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The Gratitude Project, A Millennial’s Quest to Find Happiness: Day 10 – Staying Present

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Heart silhouette photo via Shutterstock

By Maria Russo

Day 10 – I am grateful for the desires in my heart.

More than ever I find myself saying: Where does the time go?

I remember first hearing this phrase when I was around seven-years-old sitting at the dinner table watching my mother chat with my father about work, bills and the summer that “was flying by”. I never really understood what it meant because as a child the time never seemed to go anywhere. Yes, it ticked away, but in a slower under water-like way that freezes the great moments and drowns the bad.

Even in high school I never felt time slip away until the day I graduated. It was the first time in my life that I felt like I needed more of it and in a desperate wrenchingly longing way I wanted it back. I can remember thinking in swirls of memories that almost seemed to fly through my mind; of images of happy moments that I couldn’t get back; of faces that had been at the very core of my world and just like that, I was moving on. Where had the time gone?

When you enter adulthood and things like, a job, money, a house, a baby and retirement begin to consume your thoughts you enter this vicious pattern of always thinking about the future. The present is no longer good enough and the past is a distant memory that at some points seems like another life. For most of us, every day is about striving towards something we want: freedom, success, happiness, travel…yet the perfect moment we are in never satiates the lust for something else, something greater.

I am also guilty of this “striving” mentality. I am constantly thinking about what I have yet to accomplish in my life rather than focusing on the one and only thing that exists: the present moment. The present is a gift that we are trained to ignore, abuse and belittle. For most of the developed world, we are taught to believe that we should always be looking for more, working for more, climbing the latter for more.

Almost four years ago, my cousin passed away, he was 48. He was diagnosed with stage four Multiple Myeloma, a horrible form of cancer of the plasma cells. I can remember the morning my mother alerted me of his condition. I was driving to work and when the words cancer spilled from her mouth, I felt like someone had thrown a brick at my chest, the glaze of streaming tears blurring the road with no windshield wipers to swish them away. The first thing I thought of was his wife and two children. What would they do without him? What would WE do without him?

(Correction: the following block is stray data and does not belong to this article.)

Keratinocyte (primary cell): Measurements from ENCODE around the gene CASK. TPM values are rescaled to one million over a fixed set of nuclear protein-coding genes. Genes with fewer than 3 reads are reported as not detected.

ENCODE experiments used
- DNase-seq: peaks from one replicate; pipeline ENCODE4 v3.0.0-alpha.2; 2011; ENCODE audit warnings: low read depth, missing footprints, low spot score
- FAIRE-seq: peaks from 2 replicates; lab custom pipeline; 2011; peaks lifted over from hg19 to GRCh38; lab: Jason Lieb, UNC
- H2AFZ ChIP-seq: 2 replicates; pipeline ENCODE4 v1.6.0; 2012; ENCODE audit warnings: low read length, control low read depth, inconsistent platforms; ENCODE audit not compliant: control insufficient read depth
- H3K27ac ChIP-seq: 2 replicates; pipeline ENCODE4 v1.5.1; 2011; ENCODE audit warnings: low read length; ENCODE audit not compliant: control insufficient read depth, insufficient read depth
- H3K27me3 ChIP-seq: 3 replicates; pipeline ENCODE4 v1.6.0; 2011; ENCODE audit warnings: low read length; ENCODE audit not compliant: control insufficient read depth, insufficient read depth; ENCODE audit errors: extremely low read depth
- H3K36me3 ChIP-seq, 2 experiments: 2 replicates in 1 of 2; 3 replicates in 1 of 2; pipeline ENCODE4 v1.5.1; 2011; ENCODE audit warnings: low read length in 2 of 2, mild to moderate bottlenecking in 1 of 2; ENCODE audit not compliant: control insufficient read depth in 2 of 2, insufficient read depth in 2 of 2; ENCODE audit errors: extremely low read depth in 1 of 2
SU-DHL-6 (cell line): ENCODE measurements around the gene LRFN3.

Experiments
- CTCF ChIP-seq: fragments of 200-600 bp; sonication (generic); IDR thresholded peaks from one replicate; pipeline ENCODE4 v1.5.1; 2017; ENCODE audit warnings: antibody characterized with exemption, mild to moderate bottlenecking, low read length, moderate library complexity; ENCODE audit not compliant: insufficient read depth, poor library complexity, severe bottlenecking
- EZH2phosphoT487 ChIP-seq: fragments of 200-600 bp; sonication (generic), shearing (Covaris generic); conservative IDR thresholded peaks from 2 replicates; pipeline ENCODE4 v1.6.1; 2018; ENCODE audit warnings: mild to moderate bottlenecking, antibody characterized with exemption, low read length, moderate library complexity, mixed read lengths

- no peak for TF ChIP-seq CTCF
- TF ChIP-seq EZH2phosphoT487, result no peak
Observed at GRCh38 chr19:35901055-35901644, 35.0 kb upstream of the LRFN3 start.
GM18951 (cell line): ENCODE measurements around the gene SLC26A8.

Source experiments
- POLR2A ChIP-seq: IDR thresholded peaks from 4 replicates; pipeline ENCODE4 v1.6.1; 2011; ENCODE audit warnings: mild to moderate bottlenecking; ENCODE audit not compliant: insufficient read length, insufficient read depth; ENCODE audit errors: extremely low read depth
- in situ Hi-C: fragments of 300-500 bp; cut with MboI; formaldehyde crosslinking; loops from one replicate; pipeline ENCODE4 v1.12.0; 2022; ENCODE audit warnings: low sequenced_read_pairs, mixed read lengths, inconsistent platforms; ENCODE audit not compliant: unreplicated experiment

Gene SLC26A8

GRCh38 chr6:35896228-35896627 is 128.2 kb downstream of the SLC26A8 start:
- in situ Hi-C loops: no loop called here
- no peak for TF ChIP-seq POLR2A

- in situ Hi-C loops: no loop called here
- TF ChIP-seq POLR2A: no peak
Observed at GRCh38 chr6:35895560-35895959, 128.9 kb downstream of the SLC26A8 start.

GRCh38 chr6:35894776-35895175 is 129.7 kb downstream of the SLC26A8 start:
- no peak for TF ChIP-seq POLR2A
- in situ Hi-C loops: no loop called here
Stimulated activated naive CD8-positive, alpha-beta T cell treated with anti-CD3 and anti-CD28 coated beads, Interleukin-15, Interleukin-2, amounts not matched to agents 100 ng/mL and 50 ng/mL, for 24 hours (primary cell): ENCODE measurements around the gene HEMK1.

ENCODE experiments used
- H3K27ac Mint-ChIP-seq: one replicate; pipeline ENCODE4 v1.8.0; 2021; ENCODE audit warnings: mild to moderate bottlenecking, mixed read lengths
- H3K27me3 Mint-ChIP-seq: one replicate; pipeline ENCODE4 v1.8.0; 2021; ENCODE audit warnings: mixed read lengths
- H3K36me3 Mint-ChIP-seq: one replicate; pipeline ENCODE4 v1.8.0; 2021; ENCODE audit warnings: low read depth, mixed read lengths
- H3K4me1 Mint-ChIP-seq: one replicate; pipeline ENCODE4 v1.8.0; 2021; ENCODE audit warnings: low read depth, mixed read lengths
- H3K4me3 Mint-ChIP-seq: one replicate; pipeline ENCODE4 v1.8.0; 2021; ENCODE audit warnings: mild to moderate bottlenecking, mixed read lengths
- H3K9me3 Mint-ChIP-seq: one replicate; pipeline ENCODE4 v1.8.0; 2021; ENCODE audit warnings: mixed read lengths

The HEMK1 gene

Over the next couple years, Anthony and I made every effort possible to see our cousin. And for me, it was like getting a second chance to appreciate the beautiful, kind, loving and funny man that he was. Years before, I would have lackadaisically taken advantage of the time we spent at family parties. Sure, I appreciated his incredible knack for successfully preforming practical jokes on every one of my little cousins (and certain gullible adults) and his deep theoretical conversations about space, computers and nature, but when I knew he was sick, I hung on to every word, I laughed a little louder and I stayed a little longer. Time seemed to move in that slow under water-like way just as it did when I was a kid. I was present in every moment.

When my cousin passed away, the grief was not lessened because I had been present (truly present) during the last years of his life, but I did feel as though I had something genuine to carry with me – real memories filled with images, emotions and sound bites that remained in my heart and continue to remain in my heart as I carry his memory with me.

Now more than ever, I know the importance of living in the present, yet most days my mind is with the future. I spend time trying to accept the present — my life as it is in that very moment — and sometimes I do, but often I don’t. I know that if I continue to strive for the next “goal”, “dream”, “accomplishment” I will find myself asking my husband at the dinner table where the time has gone over and over until it is gone.

During a yoga class I took today, the teacher said that what we want will come if we desire it. This may sound like a Disney tagline to some, but it struck a cord within me. I interpreted it as a way to stay present while at the same time keeping all my wishes in my heart, just as I do with the memory of my cousin. The desires will always exist and that’s OK because we all have a purpose and that purpose should be lived out. But perhaps we can let go of the striving and embrace the desires, as we do any emotion of the heart, and let the mind stay present, open and at peace.


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The Culture-ist